Tag: On the Road

Fear and Loathing in Las Vegas by Hunter S. Thompson

Posted March 30, 2015 by Michael @ Knowledge Lost in Book of the Month, Classic / 2 Comments

Fear and Loathing in Las Vegas by Hunter S. ThompsonTitle: Fear and Loathing in Las Vegas (Goodreads)
Author: Hunter S. Thompson
Artist: Ralph Steadman
Published: Harper Perennial, 1971
Pages: 230
Genres: Classic
My Copy: Paperback

Buy: AmazonBook Depository (or visit your local Indie bookstore)

Journalist, Raoul Duke heads to Las Vegas with his attorney Dr Gonzo in order to cover the Mint 400 motorcycle race. After experimenting with some recreational drugs, LSD, ether, cocaine, cannabis and alcohol, their assignment was quickly abandoned. What follows is a series of hallucinogenic trips that end in disaster from trashed hotel rooms, car wrecks and much more. Fear and Loathing in Las Vegas: A Savage Journey to the Heart of the American Dream is a roman à clef, with autobiographical elements in which Hunter S. Thompson writes a retrospective of the 1960s countercultural movement.

Hunter S. Thompson was a journalist, but he was best known for his novel Fear and Loathing in Las Vegas. While working in Journalism he coined the term Gonzo journalism which is a writing style he adopted for his first person narratives. The style is a combination of fact and fiction that allows Thompson a more personal approach to his articles. Combining elements of sarcasm, humour, exaggeration and profanity it allowed a first person look into social criticism. Fear and Loathing in Las Vegas was a result of Gonzo journalism and was originally published as a two part series in Rolling Stone magazine in 1971.

When thinking about the life of Hunter S. Thompson, I find it hard to imagine him as someone who  critiques the 1960s counterculture. I think of him saying things like “I hate to advocate drugs, alcohol, violence, or insanity to anyone, but they’ve always worked for me.” Thompson has often stated that this novel was an exploration into the death of the American Dream but his views on counterculture are so fascinating. Drawing inspiration from his two favourite novels The Great Gatsby and On The Road, Thompson combines ideas of travelogue and the American Dream and goes on to show the reason why drug use was not the answer to social problems.

Fear and Loathing in Las Vegas is a pretty confronting novel; the descriptions of drug-induced hazes and lurid hallucinogenic trips are very vivid and confronting. I am pretty sure I have read this book in the past but I had not marked it as read on Goodreads, LibraryThing or even the spreadsheet I keep. However going into the novel everything felt so familiar and I cannot tell if it was due to the movie adaptation or if I have actually read the book before.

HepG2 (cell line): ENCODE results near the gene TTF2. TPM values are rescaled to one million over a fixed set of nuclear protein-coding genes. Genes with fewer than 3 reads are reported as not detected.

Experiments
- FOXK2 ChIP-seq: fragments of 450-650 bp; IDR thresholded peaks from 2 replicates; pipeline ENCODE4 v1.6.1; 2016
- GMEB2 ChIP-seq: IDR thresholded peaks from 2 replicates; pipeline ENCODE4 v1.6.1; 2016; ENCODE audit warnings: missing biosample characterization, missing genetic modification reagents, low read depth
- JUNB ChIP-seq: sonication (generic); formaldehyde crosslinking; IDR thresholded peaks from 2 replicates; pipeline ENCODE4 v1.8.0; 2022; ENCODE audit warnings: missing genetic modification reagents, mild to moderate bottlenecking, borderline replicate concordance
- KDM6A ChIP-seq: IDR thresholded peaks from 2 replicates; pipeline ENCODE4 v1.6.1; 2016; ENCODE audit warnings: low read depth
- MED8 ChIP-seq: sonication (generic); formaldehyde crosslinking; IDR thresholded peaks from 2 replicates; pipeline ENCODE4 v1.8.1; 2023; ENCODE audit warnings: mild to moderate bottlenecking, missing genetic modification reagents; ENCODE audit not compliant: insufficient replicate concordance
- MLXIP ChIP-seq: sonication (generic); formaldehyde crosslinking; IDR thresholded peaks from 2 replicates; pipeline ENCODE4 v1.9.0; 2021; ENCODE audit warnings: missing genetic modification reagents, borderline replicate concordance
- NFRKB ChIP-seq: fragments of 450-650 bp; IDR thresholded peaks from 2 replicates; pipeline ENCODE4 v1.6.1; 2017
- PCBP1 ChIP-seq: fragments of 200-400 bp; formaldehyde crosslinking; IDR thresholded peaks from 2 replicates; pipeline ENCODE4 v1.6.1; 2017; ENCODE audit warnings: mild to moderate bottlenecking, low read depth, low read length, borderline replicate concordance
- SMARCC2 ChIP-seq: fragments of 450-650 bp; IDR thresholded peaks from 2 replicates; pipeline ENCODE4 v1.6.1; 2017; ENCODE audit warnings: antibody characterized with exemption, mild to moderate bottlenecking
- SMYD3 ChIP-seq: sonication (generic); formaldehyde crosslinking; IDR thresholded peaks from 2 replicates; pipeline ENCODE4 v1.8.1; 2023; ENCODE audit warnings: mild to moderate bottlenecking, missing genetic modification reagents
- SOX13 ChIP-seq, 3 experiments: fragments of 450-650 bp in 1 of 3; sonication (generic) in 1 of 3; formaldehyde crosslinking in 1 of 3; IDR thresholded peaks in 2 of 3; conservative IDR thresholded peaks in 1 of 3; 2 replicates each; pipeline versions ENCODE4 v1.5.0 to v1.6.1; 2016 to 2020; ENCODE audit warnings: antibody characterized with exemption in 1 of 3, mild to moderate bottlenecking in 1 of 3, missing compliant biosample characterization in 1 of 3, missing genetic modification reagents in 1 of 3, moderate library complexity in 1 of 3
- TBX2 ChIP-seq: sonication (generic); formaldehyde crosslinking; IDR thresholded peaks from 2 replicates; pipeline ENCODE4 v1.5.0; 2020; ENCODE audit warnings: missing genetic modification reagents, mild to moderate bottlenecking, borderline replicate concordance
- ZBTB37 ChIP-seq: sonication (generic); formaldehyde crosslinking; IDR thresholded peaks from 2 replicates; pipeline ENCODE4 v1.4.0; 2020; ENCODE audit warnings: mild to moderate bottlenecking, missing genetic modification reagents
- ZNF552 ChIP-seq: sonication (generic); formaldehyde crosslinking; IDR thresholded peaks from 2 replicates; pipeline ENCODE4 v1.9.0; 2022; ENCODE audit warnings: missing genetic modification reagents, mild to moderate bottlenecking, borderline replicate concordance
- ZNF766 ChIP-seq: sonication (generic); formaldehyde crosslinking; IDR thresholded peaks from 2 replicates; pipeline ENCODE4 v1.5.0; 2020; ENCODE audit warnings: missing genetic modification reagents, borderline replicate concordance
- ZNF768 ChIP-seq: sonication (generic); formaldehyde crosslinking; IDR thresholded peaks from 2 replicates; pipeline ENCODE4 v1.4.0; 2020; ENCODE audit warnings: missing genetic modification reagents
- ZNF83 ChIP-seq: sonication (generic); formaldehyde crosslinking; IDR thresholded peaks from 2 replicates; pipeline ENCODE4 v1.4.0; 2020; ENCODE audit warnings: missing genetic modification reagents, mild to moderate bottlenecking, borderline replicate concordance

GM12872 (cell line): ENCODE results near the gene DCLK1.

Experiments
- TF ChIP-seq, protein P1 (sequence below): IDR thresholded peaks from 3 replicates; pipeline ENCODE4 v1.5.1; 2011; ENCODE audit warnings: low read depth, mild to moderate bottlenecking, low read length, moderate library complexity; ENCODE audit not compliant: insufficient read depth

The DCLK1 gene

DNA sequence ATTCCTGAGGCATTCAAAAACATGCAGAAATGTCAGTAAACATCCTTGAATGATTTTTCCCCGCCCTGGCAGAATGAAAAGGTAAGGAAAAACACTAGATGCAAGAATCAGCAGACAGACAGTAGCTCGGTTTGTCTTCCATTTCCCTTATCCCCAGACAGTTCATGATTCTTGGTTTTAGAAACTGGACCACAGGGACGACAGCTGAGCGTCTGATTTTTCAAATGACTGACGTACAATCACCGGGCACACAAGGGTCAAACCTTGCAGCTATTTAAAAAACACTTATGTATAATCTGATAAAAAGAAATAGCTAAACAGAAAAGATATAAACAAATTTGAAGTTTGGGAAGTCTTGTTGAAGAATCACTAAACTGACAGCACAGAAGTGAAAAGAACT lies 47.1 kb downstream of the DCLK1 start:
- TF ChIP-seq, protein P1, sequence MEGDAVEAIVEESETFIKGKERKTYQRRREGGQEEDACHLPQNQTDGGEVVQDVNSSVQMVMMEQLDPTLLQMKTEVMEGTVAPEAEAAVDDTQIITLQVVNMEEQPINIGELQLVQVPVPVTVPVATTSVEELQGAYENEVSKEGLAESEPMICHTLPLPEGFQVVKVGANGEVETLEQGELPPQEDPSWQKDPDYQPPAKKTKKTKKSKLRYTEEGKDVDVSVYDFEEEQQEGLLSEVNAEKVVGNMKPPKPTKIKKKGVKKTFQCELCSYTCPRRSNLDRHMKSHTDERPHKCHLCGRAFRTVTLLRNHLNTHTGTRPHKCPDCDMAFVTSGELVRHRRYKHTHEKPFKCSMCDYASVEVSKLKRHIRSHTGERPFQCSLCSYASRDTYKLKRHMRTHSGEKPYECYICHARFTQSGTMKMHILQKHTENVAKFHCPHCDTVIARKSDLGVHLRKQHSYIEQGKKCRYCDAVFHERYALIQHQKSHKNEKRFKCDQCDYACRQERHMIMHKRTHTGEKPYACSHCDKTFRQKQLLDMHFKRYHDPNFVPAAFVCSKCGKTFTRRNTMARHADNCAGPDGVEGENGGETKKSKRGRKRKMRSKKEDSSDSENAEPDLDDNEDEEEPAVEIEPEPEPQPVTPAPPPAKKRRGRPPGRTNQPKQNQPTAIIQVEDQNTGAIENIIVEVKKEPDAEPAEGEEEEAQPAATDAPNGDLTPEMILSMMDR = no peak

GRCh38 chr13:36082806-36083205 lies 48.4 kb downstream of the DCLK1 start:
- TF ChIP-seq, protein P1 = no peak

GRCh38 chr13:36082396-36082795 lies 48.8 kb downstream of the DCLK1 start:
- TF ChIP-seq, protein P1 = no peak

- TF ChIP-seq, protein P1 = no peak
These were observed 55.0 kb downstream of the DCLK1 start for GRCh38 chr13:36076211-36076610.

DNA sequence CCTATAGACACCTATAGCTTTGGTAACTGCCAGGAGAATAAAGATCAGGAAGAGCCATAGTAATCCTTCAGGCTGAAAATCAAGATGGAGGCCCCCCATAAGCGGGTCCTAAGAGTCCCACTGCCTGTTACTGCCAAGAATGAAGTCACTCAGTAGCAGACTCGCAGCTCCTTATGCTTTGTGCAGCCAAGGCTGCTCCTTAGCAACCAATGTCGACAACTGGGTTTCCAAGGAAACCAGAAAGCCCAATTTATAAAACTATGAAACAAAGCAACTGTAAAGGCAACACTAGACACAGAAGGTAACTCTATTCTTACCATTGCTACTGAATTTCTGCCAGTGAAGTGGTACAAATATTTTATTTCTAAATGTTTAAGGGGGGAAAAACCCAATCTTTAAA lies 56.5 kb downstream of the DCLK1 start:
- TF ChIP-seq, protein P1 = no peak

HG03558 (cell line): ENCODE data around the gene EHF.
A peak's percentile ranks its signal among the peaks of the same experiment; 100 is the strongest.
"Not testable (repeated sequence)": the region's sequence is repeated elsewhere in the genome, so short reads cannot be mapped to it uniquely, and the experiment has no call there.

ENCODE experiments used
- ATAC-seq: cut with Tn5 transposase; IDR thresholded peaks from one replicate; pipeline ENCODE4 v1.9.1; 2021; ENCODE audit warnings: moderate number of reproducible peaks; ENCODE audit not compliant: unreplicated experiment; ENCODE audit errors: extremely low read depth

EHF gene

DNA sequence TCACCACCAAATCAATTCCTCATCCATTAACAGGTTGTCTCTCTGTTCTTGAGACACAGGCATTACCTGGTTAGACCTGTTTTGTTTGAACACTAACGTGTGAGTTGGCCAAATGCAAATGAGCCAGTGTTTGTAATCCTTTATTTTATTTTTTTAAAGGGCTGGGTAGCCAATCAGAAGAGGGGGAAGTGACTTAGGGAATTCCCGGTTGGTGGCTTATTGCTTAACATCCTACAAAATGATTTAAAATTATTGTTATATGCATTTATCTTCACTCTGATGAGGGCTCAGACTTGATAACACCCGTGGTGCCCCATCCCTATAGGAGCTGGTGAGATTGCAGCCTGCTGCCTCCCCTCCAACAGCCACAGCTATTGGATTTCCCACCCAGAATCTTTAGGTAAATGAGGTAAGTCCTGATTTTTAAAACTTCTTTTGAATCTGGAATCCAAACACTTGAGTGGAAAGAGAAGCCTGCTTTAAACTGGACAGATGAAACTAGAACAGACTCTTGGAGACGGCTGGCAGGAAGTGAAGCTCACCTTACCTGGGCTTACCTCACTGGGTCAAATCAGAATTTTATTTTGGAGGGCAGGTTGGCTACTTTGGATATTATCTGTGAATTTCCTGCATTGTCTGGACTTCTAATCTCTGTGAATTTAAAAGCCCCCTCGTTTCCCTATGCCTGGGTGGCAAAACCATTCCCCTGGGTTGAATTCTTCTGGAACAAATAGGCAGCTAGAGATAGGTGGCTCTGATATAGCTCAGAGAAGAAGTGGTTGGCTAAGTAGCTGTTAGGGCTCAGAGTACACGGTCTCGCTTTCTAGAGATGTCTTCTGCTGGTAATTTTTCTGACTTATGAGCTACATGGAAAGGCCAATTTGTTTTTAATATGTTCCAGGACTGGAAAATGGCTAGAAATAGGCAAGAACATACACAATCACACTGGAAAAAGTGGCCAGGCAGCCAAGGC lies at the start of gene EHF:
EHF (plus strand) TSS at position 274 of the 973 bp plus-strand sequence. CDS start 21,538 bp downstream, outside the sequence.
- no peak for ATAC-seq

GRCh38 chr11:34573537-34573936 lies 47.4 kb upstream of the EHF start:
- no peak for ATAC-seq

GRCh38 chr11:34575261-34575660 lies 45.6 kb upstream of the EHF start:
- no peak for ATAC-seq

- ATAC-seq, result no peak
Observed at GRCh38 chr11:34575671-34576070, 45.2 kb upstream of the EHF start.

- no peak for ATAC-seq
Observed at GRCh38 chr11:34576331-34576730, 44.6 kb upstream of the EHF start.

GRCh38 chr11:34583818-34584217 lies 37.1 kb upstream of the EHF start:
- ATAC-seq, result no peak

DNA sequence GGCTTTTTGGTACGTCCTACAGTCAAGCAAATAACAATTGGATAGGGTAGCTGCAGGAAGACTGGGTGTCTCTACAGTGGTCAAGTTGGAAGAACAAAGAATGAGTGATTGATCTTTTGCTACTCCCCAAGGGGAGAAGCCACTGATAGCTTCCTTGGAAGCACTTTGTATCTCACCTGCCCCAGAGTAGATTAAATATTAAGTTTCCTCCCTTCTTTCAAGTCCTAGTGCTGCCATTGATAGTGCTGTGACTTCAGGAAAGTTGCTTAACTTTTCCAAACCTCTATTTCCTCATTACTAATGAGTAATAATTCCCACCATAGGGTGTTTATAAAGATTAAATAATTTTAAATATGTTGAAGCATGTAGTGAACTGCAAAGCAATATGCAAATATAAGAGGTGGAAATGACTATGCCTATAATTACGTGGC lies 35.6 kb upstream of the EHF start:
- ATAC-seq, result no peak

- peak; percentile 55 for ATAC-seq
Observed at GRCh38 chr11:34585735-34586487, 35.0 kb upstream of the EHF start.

The experience of reading Fear and Loathing in Las Vegas is enhanced by the illustrations done by Ralph Steadman. My edition of the book stated in the introduction that Hunter S. Thompson requested the art to be done by Steadman because he believed this illustrator really understood the concept of Gonzo journalism. The novel is an interesting book and well worth exploring, and I was interested to see the satirical side and surprised at the way Thompson criticised his own lifestyle in this autobiographical novel.

Naked Lunch by William S. Burroughs

Posted June 14, 2013 by Michael @ Knowledge Lost in Classic / 5 Comments

Naked Lunch by William S. BurroughsTitle: Naked Lunch (Goodreads)
Author: William S. Burroughs
Published: Grove Press, 1959
Pages: 289
Genres: Classic
My Copy: Personal Copy

Buy: AmazonBook Depository (or visit your local Indie bookstore)

In a complex and disturbing string of events, William Lee finds himself fleeing from the police. While on the run, this drug addict finds himself journeying across the United States and into Mexico. His travels lead him into the underground world of both drug and homosexual culture. The coun
ter story revolves around the use of mind control by the government and psychiatrists to manipulate and direct the public.

Considered one of the most important novels of the twentieth century, William S. Burroughs’ Naked Lunch is a bizarre cut up narrative protesting the death penalty. You got that the book was trying to do that from the synopsis right? Naked Lunch is a non-linear narrative that does make it really difficult to summarise the plot. Burroughs is famously known for his cut-up narrative; which is a literary technique that can be traced back to the Dadaists in the 1920s. For more information about Burroughs and cut-up check out my post called William S. Burroughs & Surrealist Writing Methods.

The book looks into two key groups; the drug and homosexual subcultures. The two unite early in the novel by the narrator but are never mutually exclusive. At the start of the book William Lee believes he will be punished more harshly for his involvement in homosexual activities than using and selling illegal drugs, which is really sad to think that people are being still victimised over their sexuality and drugs have just become socially acceptable.